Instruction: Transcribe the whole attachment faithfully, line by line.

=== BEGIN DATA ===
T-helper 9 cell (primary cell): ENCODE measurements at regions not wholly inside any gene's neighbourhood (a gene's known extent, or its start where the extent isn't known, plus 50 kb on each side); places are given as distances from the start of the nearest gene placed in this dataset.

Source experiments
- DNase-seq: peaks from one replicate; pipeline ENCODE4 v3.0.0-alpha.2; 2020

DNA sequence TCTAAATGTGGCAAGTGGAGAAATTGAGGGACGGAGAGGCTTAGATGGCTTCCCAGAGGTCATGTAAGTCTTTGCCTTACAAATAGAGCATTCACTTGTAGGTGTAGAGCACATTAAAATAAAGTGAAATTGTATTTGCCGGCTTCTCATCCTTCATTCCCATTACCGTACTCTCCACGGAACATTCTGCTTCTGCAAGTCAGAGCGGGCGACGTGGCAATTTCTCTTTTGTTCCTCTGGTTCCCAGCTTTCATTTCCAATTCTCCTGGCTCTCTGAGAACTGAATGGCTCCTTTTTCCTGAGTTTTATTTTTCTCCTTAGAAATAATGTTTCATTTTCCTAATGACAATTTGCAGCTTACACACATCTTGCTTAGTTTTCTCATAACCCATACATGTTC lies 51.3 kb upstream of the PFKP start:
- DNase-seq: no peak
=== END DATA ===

T-helper 9 cell (primary cell): ENCODE measurements at regions not wholly inside any gene's neighbourhood (a gene's known extent, or its start where the extent isn't known, plus 50 kb on each side); places are given as distances from the start of the nearest gene placed in this dataset.

Source experiments
- DNase-seq: peaks from one replicate; pipeline ENCODE4 v3.0.0-alpha.2; 2020

DNA sequence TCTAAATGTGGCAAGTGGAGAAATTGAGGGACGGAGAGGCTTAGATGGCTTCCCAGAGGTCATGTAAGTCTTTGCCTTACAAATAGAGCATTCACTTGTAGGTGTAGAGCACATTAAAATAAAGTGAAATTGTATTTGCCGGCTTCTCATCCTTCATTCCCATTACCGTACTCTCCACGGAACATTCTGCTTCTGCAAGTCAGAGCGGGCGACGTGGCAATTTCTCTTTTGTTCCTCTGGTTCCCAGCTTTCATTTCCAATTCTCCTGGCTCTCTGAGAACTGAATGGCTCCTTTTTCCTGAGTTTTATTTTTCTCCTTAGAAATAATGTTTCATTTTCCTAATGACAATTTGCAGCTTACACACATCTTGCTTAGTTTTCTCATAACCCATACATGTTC lies 51.3 kb upstream of the PFKP start:
- DNase-seq: no peak